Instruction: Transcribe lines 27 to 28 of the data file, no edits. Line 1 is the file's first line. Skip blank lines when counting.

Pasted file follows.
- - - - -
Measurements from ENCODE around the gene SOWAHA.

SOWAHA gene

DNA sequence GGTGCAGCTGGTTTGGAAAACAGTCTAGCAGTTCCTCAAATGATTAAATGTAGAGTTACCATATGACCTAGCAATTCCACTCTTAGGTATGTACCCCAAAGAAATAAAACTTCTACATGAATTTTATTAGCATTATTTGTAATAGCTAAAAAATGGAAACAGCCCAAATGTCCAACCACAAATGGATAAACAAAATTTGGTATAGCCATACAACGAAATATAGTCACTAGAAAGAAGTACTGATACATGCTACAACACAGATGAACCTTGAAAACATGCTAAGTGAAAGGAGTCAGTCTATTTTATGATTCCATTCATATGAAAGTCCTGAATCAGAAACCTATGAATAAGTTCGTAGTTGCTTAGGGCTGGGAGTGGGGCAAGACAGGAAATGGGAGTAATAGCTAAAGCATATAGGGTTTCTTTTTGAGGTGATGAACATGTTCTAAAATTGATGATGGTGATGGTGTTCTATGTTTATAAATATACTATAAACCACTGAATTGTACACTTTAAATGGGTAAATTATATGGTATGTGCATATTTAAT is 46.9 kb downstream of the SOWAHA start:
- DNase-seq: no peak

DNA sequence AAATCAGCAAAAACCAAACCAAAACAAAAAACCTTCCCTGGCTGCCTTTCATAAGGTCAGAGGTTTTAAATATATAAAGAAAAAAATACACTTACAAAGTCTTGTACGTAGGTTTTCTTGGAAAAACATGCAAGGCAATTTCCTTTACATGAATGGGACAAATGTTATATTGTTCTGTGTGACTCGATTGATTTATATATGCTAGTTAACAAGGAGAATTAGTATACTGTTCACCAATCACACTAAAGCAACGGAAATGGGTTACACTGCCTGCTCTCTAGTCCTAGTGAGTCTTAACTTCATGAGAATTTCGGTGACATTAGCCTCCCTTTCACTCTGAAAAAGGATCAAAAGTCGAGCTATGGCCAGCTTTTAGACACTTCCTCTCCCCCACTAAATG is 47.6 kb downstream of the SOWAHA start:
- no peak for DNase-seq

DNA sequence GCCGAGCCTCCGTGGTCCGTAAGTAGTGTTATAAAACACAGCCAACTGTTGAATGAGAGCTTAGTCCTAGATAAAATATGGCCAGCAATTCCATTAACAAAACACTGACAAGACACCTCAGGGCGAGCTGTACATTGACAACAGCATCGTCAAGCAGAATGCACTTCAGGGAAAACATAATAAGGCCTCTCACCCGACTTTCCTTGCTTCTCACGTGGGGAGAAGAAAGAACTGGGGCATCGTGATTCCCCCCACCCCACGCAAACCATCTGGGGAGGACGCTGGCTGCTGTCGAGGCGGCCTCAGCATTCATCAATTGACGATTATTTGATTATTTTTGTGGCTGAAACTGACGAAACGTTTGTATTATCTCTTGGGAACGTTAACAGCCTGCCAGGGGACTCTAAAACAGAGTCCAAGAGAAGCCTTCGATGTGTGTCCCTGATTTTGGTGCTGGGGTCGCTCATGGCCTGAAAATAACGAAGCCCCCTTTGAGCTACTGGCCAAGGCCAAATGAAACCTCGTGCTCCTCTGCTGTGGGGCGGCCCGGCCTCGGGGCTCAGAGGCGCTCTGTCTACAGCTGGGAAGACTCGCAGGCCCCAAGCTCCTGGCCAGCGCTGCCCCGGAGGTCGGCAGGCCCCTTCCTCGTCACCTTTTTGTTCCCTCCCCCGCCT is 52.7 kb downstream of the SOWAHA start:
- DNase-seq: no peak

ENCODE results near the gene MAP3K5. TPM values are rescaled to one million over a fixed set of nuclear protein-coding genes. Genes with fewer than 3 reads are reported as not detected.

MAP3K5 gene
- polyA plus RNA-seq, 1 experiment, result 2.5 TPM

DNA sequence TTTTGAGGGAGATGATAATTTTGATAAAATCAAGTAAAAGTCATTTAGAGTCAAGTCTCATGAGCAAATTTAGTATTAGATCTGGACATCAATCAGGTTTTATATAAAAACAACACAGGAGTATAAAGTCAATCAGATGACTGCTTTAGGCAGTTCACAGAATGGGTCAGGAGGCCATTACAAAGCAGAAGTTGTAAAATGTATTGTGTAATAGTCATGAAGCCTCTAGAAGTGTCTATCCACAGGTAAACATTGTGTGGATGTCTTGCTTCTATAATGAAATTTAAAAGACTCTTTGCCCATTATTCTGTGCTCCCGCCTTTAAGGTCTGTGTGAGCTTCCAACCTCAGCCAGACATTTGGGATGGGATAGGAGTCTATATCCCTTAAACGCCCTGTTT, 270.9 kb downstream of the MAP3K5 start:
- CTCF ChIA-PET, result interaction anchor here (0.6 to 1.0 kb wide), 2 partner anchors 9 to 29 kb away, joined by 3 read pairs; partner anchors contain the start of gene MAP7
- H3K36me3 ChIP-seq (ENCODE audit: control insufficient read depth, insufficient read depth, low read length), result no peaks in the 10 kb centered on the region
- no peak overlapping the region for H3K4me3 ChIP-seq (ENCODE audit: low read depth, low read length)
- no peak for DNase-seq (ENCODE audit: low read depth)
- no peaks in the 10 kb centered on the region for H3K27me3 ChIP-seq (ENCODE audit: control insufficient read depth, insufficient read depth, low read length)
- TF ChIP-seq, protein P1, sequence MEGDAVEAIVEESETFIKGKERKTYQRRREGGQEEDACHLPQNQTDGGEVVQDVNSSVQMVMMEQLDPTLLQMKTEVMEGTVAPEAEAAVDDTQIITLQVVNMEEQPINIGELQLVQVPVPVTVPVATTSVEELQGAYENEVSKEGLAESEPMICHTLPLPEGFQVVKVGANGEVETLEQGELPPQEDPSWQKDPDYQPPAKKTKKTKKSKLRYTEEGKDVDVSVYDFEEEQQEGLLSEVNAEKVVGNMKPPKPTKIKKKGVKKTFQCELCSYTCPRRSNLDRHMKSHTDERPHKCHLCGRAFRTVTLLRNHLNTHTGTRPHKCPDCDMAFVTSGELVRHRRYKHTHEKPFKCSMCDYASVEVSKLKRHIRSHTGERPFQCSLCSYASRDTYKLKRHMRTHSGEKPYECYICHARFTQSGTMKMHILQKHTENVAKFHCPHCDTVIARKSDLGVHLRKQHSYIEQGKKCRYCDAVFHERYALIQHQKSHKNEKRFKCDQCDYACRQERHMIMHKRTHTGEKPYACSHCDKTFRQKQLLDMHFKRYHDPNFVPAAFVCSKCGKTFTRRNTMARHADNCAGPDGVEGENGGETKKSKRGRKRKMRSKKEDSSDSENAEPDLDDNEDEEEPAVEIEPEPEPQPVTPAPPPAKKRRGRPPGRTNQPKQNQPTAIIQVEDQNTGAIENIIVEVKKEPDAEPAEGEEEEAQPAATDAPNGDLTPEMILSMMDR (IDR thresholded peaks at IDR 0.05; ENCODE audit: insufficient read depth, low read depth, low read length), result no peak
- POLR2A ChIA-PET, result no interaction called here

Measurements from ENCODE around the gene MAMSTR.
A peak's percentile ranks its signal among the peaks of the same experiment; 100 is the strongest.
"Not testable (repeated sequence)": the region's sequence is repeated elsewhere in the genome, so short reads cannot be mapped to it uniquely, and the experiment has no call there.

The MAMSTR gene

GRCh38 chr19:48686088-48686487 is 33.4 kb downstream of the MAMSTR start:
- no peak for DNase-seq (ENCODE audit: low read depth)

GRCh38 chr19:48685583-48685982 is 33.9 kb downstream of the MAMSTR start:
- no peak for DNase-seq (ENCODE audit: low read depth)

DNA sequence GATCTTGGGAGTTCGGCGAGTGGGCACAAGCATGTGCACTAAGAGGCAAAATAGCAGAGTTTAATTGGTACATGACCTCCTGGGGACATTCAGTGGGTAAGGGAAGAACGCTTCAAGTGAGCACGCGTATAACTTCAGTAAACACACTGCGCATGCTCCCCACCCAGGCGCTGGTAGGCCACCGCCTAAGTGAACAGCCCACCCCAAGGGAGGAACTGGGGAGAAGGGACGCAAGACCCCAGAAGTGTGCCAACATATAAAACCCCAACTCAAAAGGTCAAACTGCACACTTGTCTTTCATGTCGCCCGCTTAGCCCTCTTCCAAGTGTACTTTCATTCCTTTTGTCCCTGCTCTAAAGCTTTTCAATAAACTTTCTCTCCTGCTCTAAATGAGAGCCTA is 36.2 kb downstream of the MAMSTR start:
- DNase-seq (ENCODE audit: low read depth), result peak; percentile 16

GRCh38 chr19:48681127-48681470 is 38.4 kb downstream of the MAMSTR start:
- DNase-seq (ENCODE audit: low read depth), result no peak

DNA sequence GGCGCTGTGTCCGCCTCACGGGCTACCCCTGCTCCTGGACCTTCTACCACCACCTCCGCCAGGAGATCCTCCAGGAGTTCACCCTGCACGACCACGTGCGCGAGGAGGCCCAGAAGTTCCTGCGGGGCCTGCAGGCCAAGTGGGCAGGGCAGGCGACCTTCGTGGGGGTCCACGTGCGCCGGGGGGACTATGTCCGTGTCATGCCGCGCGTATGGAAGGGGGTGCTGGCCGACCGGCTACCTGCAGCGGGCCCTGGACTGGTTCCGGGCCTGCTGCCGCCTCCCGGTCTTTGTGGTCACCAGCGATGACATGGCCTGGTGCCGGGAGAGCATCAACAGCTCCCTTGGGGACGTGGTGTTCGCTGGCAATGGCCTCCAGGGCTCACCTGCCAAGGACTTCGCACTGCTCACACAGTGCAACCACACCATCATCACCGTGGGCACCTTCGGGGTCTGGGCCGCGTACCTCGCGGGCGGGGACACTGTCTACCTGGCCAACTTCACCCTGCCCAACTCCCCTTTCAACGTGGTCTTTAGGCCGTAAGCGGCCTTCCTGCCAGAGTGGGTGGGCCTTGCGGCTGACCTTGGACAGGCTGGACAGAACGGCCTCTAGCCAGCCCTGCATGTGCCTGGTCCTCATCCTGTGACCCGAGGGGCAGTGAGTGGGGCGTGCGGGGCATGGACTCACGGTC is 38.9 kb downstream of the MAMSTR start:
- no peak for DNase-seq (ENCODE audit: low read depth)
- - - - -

- no peak for DNase-seq (ENCODE audit: low read depth)

DNA sequence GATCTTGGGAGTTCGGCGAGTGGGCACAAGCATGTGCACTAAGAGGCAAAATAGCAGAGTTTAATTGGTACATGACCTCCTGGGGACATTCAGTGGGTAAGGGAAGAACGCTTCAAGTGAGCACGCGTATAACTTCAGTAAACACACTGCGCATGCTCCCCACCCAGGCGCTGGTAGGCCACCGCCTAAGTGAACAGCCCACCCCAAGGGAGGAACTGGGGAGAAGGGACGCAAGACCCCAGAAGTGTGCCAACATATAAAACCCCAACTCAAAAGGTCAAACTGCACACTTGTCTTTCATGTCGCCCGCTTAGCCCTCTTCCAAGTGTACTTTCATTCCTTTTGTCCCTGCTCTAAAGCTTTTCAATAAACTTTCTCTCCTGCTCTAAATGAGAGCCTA is 36.2 kb downstream of the MAMSTR start: